Church Claims Pastor Swiped $629,000

           FAIRFIELD, Calif. (CN) – A pastor swiped $629,000 from a church construction project and then moved on – and it wasn’t the first time, his former parishioners claim in court.
     Rescue Mission Church of God in Christ of Vallejo sued the church’s parent corporations and the Rev. Pastor Yaahn G. Hunter on Monday in Solano County Court.
     Hunter became pastor in 2008, and the congregation contributed $1,019,000 in the next six years to remodel the church and put in a parking lot.
     Though Church of God in Christ are traditionally overseen by a board of trustees chosen from the congregation, Hunter “refused to authorize a board of trustees and none was established despite numerous requests by congregation members to do so,” the church says in the lawsuit.
     Hunter took control of all the church’s bank accounts and financial records and refused to share any of them with the congregation, despite requests for them, according to the complaint – nor did he show them records on the fund raising.
     “From time to time Hunter would make oral reports to the congregation or various congregation members that a lot of money was being spent on the church remodel/parking lot construction project, it was moving forward and that the City of Vallejo was charging extremely high fees for the project,” the complaint states.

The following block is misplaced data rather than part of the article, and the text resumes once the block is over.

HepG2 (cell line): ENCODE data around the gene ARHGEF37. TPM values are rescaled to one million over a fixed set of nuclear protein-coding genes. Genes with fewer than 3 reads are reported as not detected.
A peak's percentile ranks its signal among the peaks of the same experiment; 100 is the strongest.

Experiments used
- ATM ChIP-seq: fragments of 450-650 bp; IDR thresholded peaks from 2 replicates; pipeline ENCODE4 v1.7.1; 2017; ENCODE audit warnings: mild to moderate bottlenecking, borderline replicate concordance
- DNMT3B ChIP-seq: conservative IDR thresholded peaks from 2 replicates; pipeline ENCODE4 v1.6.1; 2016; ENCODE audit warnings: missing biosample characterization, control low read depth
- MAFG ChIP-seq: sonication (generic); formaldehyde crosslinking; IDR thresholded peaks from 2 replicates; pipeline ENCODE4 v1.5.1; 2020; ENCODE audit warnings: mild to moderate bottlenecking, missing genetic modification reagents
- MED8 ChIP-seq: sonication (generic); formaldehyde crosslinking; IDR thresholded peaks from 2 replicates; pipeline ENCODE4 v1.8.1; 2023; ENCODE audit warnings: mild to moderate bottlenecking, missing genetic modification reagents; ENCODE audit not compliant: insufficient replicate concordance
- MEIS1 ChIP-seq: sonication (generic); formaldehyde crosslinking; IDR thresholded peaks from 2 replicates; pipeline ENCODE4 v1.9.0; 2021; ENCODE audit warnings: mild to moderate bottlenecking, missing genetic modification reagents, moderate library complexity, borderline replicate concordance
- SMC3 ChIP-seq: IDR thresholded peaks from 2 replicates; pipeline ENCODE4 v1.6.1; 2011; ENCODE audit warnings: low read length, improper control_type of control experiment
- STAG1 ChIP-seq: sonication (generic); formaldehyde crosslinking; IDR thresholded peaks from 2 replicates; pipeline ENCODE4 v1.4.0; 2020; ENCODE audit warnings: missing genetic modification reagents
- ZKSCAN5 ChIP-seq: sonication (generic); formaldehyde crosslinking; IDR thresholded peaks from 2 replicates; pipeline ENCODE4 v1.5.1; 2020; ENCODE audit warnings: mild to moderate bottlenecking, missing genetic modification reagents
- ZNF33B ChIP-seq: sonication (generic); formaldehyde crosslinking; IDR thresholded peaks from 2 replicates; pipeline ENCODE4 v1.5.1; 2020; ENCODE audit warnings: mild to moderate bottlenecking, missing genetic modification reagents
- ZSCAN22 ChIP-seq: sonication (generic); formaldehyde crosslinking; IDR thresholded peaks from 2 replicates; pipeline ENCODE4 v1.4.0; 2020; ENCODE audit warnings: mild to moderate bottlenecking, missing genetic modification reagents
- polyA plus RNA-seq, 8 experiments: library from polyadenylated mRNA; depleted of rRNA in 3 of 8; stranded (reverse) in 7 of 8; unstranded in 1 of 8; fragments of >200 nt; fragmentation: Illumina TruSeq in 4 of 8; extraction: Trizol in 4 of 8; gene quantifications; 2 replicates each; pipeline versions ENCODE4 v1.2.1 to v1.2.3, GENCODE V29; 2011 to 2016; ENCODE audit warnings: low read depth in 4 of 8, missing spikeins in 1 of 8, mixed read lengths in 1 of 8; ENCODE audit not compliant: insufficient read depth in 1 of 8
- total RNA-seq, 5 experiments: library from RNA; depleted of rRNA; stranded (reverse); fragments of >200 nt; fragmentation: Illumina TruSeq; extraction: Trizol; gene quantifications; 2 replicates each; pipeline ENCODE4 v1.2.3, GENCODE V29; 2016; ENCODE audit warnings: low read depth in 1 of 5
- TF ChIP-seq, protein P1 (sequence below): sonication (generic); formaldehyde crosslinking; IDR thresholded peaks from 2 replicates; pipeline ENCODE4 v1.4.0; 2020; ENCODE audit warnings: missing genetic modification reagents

Hunter announced in February 2014 that he was leaving to form a new church, “and he did leave shortly after that,” the church says.
     The congregation finally formed a board of trustees who discovered, to their surprise, that “no money was ever paid to the City of Vallejo for fees and permits or for anything regarding the remodel/reconstruction project, and that virtually nothing had been done to further those projects.”
     Worse, the church claims, an audit showed that despite the $1,019,000 in deposits, “there was almost nothing remaining in the church bank accounts,” and that “Hunter paid to himself or members of his family at least $629,000.”
     “Right now we’re not sure exactly how much money was taken until we really get it audited,” the church’s attorney, John Coyle, told Courthouse News.
     The lawsuit claims that the corporate defendants, including the church’s Northern California bishop, “knew or should have known of Hunter’s actions as he had previously engaged in similar activity at [at] least one other NCCOGIC church but failed to inform plaintiff or its congregation of Hunter’s past actions.”
     Defendants include The Church of God in Christ Inc., Northern California First Jurisdiction of the Church of God in Christ, and Albert Galbrath as Bishop of the Northern California First Jurisdiction.
     Church of God in Christ spokesman Robert Coleman declined to comment.
     Hunter did not respond to requests for comment.
     According to online sources, Hunter is now, or until recently was, working at nonparty New Faith Cathedral Church of God in Christ in Vallejo, which did not return voicemail and e-mail messages.
     Bishop Galbrath could not be reached for comment.
     The church seeks $15 million in punitive damages for breach of fiduciary duty, concealment and failure to warn.

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